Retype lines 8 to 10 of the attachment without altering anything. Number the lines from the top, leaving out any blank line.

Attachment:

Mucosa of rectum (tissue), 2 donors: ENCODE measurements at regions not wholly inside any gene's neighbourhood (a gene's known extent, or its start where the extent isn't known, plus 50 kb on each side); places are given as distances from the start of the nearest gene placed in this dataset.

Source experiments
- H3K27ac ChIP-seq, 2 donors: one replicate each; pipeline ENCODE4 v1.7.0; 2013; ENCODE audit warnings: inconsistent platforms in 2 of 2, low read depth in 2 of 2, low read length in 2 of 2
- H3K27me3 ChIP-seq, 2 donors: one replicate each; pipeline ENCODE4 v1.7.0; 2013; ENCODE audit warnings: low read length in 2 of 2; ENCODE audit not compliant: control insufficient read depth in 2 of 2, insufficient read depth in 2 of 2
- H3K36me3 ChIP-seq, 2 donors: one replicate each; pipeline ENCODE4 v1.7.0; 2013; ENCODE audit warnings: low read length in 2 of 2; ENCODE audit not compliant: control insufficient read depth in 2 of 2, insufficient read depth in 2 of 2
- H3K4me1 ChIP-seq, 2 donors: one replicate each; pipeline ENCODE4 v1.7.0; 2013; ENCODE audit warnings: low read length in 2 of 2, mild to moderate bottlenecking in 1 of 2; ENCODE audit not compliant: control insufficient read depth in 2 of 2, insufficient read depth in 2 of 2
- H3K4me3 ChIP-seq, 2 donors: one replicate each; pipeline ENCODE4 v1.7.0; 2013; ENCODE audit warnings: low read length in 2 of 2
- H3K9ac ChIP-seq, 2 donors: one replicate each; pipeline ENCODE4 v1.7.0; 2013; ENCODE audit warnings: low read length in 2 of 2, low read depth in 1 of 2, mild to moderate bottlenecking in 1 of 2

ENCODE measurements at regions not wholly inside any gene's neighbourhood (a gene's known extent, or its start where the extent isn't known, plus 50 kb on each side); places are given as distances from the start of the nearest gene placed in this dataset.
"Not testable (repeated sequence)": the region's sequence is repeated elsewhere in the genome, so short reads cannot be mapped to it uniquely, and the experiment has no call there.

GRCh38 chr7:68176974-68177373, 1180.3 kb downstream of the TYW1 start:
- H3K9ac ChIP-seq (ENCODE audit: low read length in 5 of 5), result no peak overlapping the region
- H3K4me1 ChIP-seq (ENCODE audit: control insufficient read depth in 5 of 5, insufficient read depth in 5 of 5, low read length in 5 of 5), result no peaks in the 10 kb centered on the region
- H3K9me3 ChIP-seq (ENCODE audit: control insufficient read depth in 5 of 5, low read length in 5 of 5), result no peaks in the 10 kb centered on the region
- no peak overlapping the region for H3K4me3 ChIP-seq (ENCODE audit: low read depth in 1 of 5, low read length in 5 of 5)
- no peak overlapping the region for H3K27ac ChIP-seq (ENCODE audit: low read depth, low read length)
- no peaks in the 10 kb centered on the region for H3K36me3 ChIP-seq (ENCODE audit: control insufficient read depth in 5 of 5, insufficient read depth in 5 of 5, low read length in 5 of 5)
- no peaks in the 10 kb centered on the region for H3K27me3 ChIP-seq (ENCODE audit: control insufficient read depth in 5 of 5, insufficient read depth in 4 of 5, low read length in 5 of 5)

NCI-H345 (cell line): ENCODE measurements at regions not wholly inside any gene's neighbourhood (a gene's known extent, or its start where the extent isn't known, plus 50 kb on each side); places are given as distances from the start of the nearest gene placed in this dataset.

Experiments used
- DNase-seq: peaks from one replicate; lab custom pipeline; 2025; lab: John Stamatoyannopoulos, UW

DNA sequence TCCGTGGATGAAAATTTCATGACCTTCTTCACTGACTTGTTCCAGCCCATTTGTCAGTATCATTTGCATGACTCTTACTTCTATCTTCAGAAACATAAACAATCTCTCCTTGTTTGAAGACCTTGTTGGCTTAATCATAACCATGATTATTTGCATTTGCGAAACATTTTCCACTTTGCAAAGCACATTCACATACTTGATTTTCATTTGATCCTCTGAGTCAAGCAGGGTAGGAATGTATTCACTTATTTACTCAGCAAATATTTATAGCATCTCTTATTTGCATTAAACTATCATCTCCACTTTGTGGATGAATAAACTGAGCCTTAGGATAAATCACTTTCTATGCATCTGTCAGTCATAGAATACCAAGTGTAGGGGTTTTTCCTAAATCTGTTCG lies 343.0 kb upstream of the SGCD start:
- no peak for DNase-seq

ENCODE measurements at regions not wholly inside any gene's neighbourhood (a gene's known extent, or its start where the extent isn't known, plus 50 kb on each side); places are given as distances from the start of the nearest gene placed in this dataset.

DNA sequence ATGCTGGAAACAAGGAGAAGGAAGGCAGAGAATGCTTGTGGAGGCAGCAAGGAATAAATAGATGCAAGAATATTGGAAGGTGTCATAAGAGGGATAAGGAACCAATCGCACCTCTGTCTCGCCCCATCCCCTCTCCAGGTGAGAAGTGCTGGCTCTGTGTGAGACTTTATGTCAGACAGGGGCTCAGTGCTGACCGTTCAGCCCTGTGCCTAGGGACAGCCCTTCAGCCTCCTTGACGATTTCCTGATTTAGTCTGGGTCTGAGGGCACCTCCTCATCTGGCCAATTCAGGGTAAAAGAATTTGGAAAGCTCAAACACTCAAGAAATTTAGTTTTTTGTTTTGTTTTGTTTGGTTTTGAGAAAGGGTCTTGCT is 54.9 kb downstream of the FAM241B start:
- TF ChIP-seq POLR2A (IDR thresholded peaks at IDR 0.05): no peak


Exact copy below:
- H3K9ac ChIP-seq, 2 donors: one replicate each; pipeline ENCODE4 v1.7.0; 2013; ENCODE audit warnings: low read length in 2 of 2, low read depth in 1 of 2, mild to moderate bottlenecking in 1 of 2

ENCODE measurements at regions not wholly inside any gene's neighbourhood (a gene's known extent, or its start where the extent isn't known, plus 50 kb on each side); places are given as distances from the start of the nearest gene placed in this dataset.
"Not testable (repeated sequence)": the region's sequence is repeated elsewhere in the genome, so short reads cannot be mapped to it uniquely, and the experiment has no call there.